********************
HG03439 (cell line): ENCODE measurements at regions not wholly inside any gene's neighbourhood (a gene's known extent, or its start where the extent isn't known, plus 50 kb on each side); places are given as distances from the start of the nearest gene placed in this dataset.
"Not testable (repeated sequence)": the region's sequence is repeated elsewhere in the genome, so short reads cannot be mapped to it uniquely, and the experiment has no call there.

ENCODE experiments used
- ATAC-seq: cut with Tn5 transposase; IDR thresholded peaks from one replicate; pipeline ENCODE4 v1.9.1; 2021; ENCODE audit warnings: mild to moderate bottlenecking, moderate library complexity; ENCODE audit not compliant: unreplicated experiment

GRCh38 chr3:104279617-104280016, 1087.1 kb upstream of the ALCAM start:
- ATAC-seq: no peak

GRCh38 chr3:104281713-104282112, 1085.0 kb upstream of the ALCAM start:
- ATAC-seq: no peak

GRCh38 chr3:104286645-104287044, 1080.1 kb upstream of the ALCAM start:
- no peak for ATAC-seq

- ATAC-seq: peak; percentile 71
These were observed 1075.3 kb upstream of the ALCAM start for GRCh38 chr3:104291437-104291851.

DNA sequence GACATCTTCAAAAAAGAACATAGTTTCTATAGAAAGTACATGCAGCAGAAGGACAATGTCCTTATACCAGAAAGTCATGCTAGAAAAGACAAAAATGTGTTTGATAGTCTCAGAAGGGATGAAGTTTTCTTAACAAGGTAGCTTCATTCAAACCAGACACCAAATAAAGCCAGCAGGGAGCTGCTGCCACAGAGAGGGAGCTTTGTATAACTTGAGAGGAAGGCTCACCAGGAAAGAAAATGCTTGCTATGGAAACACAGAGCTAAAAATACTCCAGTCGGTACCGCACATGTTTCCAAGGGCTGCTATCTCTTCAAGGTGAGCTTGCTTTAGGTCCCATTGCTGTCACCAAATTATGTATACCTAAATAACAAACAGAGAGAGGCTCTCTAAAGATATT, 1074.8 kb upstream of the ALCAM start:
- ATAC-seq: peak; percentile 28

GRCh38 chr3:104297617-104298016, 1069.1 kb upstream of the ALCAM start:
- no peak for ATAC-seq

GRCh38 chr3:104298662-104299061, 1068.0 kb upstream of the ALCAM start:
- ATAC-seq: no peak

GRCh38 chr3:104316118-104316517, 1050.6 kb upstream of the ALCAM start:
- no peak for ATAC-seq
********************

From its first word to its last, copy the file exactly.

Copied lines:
HG03439 (cell line): ENCODE measurements at regions not wholly inside any gene's neighbourhood (a gene's known extent, or its start where the extent isn't known, plus 50 kb on each side); places are given as distances from the start of the nearest gene placed in this dataset.
"Not testable (repeated sequence)": the region's sequence is repeated elsewhere in the genome, so short reads cannot be mapped to it uniquely, and the experiment has no call there.

ENCODE experiments used
- ATAC-seq: cut with Tn5 transposase; IDR thresholded peaks from one replicate; pipeline ENCODE4 v1.9.1; 2021; ENCODE audit warnings: mild to moderate bottlenecking, moderate library complexity; ENCODE audit not compliant: unreplicated experiment

GRCh38 chr3:104279617-104280016, 1087.1 kb upstream of the ALCAM start:
- ATAC-seq: no peak

GRCh38 chr3:104281713-104282112, 1085.0 kb upstream of the ALCAM start:
- ATAC-seq: no peak

GRCh38 chr3:104286645-104287044, 1080.1 kb upstream of the ALCAM start:
- no peak for ATAC-seq

- ATAC-seq: peak; percentile 71
These were observed 1075.3 kb upstream of the ALCAM start for GRCh38 chr3:104291437-104291851.

DNA sequence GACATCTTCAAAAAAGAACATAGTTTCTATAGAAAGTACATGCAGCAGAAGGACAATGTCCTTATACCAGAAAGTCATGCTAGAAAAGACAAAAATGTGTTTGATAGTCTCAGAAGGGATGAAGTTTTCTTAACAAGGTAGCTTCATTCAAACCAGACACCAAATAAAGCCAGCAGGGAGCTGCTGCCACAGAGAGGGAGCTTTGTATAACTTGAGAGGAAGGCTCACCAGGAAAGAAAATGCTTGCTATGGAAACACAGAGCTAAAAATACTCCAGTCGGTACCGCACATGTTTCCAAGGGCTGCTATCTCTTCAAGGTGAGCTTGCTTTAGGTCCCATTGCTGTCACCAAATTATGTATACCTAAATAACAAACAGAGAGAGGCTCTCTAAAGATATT, 1074.8 kb upstream of the ALCAM start:
- ATAC-seq: peak; percentile 28

GRCh38 chr3:104297617-104298016, 1069.1 kb upstream of the ALCAM start:
- no peak for ATAC-seq

GRCh38 chr3:104298662-104299061, 1068.0 kb upstream of the ALCAM start:
- ATAC-seq: no peak

GRCh38 chr3:104316118-104316517, 1050.6 kb upstream of the ALCAM start:
- no peak for ATAC-seq